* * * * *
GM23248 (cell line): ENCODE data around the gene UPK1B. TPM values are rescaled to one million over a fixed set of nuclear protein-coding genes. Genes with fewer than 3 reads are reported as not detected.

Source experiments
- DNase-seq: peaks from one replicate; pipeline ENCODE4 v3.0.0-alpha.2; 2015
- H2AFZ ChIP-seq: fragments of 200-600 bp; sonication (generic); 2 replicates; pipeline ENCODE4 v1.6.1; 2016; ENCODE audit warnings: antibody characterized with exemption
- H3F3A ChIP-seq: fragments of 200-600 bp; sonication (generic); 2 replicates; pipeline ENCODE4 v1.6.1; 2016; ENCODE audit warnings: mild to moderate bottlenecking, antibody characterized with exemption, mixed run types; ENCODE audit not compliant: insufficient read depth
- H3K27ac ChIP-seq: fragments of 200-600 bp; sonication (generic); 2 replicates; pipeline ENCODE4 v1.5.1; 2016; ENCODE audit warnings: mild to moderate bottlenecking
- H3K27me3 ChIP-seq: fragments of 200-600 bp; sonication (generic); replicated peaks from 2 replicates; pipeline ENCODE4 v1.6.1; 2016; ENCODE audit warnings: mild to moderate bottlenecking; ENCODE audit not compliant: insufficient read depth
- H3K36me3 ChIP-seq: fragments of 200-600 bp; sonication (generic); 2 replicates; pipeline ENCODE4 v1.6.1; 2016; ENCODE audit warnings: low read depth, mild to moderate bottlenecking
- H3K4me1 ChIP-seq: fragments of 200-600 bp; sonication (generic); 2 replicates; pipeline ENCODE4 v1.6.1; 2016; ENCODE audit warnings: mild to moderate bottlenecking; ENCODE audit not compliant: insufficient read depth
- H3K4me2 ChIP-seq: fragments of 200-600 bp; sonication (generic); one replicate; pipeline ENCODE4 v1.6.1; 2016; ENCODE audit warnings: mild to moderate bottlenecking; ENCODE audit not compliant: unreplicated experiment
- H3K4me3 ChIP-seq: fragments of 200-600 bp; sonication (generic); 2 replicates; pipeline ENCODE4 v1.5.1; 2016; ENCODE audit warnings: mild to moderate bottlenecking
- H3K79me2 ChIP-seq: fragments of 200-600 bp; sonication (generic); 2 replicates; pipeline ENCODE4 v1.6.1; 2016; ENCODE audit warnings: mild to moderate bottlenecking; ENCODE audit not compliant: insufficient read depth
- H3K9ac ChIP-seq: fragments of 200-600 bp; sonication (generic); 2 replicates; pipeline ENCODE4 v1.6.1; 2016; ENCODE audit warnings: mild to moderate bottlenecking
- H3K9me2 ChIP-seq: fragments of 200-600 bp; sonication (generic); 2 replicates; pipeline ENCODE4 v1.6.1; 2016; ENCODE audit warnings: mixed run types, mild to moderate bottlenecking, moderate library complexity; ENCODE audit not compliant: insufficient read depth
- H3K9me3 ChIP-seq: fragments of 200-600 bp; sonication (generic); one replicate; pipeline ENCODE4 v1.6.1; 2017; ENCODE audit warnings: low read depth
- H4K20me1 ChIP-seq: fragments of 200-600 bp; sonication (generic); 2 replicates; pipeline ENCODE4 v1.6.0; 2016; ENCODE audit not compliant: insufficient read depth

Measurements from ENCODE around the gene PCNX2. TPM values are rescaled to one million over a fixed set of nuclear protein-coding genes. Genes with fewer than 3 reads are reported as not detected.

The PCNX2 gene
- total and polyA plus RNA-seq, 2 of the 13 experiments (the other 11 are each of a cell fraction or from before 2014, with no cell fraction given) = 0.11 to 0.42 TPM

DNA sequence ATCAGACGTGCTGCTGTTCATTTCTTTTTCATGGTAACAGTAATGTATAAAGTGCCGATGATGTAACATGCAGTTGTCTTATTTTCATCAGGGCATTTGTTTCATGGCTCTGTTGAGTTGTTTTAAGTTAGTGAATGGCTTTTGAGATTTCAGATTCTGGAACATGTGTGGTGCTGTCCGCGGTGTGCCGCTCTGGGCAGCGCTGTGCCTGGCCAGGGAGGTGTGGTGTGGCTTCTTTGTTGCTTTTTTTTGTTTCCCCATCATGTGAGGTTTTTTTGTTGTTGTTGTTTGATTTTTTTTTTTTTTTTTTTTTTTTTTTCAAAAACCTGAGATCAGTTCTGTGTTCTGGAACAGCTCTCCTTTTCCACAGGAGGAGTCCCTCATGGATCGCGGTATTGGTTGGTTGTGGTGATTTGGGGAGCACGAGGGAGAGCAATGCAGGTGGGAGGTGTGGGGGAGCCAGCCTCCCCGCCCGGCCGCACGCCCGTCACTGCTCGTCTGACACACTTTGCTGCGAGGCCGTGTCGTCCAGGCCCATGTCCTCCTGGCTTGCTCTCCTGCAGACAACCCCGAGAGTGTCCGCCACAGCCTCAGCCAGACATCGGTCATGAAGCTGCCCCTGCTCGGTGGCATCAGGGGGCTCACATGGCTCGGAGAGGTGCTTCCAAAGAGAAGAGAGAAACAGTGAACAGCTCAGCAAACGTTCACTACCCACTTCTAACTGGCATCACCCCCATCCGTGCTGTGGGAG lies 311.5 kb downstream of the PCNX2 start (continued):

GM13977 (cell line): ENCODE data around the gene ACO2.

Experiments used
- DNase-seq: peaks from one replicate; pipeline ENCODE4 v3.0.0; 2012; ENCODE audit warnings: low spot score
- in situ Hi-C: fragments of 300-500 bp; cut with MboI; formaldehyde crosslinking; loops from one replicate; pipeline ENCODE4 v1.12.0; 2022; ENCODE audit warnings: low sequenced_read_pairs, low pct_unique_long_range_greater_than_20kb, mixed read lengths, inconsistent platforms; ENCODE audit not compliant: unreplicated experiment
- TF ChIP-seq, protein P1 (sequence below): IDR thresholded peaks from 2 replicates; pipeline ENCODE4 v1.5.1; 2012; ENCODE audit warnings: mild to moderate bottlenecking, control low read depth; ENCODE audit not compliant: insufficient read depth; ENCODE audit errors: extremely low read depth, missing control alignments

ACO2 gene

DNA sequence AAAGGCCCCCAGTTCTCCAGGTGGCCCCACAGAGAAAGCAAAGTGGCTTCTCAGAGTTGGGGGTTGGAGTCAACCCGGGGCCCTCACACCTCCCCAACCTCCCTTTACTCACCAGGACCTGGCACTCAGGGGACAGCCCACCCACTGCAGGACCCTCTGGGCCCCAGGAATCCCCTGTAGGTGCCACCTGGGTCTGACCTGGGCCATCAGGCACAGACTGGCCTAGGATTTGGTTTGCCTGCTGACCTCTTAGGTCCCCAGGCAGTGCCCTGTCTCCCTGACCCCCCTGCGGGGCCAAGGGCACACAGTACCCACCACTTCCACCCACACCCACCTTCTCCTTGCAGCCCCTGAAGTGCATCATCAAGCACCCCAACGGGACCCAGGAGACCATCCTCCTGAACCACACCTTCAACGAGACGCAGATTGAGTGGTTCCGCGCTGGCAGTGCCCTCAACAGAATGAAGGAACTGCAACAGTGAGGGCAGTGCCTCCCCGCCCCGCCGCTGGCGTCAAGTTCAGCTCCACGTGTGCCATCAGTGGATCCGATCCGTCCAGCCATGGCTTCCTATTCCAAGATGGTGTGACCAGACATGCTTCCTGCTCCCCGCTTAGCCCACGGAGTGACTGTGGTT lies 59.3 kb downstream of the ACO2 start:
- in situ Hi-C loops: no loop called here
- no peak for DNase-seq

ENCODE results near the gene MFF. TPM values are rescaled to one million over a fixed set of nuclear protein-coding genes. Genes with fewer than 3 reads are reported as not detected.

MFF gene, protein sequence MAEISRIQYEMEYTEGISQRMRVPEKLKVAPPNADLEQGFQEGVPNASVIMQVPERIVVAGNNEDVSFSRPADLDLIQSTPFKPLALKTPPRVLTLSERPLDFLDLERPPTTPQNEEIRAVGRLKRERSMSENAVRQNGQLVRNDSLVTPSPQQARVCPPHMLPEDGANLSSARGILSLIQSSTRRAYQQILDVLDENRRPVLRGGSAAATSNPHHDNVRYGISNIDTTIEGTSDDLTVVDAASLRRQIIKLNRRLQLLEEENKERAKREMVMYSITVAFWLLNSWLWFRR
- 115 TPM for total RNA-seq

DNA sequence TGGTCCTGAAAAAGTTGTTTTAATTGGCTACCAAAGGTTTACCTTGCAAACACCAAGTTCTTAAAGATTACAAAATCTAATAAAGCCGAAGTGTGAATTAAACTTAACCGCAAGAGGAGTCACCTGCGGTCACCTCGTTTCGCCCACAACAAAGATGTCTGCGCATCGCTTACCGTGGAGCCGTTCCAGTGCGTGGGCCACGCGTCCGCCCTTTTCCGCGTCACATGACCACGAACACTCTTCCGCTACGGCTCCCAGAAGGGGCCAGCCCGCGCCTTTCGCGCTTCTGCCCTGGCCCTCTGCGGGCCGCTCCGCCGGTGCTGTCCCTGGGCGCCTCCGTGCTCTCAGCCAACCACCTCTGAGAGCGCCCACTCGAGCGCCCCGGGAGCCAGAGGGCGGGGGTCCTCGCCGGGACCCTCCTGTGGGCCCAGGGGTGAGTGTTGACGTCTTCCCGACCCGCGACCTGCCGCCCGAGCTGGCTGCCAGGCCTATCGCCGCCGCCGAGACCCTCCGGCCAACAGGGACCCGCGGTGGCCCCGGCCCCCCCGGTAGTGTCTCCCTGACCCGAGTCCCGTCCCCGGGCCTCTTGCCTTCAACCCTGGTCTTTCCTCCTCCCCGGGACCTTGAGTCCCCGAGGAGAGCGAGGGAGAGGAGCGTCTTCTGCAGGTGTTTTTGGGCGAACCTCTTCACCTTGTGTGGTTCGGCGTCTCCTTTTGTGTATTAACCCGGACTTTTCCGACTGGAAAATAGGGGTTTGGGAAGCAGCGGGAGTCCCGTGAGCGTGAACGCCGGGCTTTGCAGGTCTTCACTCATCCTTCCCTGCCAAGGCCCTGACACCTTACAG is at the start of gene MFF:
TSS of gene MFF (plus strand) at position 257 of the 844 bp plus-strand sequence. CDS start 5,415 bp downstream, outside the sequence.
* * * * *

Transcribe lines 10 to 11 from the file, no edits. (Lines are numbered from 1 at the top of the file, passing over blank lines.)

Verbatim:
- H3K4me2 ChIP-seq: fragments of 200-600 bp; sonication (generic); one replicate; pipeline ENCODE4 v1.6.1; 2016; ENCODE audit warnings: mild to moderate bottlenecking; ENCODE audit not compliant: unreplicated experiment
- H3K4me3 ChIP-seq: fragments of 200-600 bp; sonication (generic); 2 replicates; pipeline ENCODE4 v1.5.1; 2016; ENCODE audit warnings: mild to moderate bottlenecking